left in negotiations
with nurses' union
Nurses at the other hospitalsBy Suzanne Tswei
agreed to pacts that are being
hailed as groundbreaking
The fight wasn't about money, says St. Francis Hospital's critical care nurse Ann Miho. It was about being a better nurse to patients who trust her with their lives.
"That's why it was so hard," said Miho.
The impending strike was eating away at her, forcing her to choose between the patients she cares about deeply and her resolve to fight for nursing policies that will allow her to practice her skills more fully.
As it turned out, Miho didn't have to make the difficult decision. The hospital and its 420 registered nurses settled their differences in a tentative agreement Wednesday. Last night the nurses voted to ratified the pact.
The new contract gives the nurses an 8 percent pay raise over three years, other benefits and no reduction in the nurse-patient ratio. Most important, she said, are provisions that allow the nurses a voice in staffing and nursing policies.
The contract calls for a committee made up of management and staff to discuss new policies, said Nancy McGuckin, executive director of Hawaii Nurses Association.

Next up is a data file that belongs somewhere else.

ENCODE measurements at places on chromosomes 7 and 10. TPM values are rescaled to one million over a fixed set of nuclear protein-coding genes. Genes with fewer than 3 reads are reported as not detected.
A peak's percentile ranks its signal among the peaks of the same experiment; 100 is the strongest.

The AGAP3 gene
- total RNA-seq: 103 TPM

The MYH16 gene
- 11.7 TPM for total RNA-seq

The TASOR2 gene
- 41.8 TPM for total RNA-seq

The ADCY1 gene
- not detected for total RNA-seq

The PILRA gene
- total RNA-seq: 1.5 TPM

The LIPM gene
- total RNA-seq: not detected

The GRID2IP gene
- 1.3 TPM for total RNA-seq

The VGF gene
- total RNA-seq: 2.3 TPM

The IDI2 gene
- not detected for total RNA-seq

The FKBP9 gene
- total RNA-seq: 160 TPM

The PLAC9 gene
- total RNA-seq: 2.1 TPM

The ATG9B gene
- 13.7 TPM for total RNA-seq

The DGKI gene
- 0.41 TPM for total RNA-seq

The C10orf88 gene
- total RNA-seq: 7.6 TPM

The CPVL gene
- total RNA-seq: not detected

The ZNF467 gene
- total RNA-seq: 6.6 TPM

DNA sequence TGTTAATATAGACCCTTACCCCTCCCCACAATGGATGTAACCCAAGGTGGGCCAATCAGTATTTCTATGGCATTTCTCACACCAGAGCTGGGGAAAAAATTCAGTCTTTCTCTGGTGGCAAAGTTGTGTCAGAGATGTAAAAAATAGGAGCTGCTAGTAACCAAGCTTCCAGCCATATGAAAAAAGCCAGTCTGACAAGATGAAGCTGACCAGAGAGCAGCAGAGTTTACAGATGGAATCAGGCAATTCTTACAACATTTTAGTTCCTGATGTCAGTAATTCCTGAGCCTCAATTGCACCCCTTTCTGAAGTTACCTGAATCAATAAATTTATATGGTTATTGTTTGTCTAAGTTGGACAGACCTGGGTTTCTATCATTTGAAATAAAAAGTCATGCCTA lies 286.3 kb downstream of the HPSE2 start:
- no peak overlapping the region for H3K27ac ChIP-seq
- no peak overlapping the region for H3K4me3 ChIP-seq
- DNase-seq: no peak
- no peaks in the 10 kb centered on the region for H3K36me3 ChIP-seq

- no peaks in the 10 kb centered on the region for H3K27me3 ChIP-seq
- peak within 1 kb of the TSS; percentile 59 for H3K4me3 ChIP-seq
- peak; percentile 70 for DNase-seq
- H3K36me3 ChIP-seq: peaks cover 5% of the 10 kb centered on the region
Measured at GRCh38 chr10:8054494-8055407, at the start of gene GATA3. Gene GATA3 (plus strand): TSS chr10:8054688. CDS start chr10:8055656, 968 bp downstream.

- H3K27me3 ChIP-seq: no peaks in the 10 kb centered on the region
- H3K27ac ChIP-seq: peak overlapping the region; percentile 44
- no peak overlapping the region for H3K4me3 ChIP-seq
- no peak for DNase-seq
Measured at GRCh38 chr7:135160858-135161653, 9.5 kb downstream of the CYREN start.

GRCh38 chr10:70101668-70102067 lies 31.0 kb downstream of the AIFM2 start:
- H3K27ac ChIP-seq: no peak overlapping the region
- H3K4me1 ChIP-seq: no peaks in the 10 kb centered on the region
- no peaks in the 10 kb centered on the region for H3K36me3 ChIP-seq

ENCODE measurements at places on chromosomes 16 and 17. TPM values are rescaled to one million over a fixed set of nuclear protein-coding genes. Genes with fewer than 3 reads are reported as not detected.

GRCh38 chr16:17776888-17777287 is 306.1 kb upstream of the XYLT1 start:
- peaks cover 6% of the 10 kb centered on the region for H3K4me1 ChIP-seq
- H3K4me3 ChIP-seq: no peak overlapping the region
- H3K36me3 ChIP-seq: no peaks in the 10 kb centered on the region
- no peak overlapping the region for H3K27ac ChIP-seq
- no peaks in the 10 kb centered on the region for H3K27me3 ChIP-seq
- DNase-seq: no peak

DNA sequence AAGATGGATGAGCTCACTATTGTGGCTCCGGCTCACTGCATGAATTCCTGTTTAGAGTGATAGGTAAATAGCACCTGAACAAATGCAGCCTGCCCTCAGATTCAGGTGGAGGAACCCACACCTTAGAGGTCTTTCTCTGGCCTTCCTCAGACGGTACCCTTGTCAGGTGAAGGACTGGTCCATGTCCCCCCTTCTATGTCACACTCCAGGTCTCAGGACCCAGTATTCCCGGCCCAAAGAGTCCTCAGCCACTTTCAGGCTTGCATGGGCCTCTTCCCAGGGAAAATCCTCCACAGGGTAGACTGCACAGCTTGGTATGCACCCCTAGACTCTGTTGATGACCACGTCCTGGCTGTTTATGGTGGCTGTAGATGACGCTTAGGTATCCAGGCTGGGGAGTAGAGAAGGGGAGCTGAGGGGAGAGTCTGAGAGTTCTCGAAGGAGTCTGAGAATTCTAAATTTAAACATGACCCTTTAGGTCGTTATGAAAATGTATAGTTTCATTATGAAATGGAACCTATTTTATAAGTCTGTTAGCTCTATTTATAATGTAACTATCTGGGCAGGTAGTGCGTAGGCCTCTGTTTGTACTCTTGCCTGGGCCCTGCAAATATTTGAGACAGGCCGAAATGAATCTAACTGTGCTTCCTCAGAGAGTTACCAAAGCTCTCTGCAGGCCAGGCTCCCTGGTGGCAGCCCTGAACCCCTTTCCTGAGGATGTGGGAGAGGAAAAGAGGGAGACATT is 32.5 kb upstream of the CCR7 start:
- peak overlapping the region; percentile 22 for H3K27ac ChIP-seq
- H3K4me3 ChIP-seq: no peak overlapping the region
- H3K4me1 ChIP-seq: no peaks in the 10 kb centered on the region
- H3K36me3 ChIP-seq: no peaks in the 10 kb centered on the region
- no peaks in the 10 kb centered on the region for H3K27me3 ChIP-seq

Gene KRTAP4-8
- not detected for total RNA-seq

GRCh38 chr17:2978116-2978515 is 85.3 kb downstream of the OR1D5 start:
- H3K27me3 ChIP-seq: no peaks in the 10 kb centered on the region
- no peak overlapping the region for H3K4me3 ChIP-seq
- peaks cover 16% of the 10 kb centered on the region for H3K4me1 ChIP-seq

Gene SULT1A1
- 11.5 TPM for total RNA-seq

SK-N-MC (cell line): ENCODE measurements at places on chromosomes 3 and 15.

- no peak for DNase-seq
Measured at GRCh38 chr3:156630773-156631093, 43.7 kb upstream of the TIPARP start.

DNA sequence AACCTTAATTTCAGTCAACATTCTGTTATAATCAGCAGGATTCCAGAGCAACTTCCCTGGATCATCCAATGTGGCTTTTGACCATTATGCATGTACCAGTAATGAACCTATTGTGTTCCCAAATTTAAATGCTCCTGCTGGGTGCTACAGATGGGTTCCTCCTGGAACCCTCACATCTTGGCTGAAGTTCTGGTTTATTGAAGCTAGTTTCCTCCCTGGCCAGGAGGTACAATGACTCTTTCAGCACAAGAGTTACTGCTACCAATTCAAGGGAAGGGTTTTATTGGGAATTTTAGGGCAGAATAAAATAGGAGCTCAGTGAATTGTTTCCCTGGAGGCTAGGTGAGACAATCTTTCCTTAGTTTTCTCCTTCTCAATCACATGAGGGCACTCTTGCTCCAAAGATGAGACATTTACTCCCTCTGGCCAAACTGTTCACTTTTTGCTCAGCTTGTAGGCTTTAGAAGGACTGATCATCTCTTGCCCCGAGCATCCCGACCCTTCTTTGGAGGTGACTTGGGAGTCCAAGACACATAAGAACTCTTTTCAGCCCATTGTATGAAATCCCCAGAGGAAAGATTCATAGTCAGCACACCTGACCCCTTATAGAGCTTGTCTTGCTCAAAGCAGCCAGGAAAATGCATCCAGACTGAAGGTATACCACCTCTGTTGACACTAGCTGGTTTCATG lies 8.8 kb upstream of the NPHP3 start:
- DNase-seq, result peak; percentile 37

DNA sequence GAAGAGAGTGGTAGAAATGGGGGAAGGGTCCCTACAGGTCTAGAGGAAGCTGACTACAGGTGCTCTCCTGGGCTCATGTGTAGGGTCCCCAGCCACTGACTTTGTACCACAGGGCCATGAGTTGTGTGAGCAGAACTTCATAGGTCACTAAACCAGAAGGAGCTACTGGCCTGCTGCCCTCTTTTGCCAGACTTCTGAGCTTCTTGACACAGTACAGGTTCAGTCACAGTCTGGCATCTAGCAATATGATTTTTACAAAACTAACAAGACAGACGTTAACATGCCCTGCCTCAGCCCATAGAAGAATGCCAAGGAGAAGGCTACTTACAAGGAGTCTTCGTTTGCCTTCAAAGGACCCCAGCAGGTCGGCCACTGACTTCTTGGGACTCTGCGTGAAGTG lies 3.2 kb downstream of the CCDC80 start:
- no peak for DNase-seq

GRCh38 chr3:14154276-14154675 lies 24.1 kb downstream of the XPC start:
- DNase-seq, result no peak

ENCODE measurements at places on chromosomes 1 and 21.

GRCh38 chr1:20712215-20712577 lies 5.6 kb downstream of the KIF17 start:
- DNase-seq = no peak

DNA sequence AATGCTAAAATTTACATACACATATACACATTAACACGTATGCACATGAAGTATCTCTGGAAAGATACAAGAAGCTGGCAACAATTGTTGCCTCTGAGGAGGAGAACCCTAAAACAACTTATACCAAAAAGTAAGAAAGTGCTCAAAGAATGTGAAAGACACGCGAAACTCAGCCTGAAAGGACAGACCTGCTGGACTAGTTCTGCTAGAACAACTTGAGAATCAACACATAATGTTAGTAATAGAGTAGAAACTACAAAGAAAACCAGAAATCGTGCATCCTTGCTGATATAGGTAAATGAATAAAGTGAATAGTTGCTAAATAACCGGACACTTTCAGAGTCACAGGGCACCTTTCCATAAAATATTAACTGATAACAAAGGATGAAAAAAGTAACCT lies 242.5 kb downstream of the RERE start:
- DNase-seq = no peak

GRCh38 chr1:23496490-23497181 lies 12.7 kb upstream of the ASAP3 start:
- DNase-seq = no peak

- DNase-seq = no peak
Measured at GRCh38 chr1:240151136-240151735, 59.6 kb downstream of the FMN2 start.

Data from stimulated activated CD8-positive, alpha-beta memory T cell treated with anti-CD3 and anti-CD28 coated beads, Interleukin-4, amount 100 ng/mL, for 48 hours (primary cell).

Similar provisions, described by union leaders as "groundbreaking and national-trendsetting," also were included in settlements with four other Oahu hospitals.
Kuakini Medical Center remains the only hospital still negotiating with the nurses' union. Talks are scheduled to resume Monday. Kapiolani Medical Center's nurses are scheduled to vote on their tentative contract Monday. Nurses at Kaiser Permanente and Queen's Medical Center have ratified their contracts.
Miho said that for the first time this holiday season, she can think about enjoying Christmas. She has today off and plans to spend it with her family.
"It's the first Christmas with my family in 11 years. Last year I had to work, and before that I was on the Mainland (studying for her nursing degree and working)" said Miho.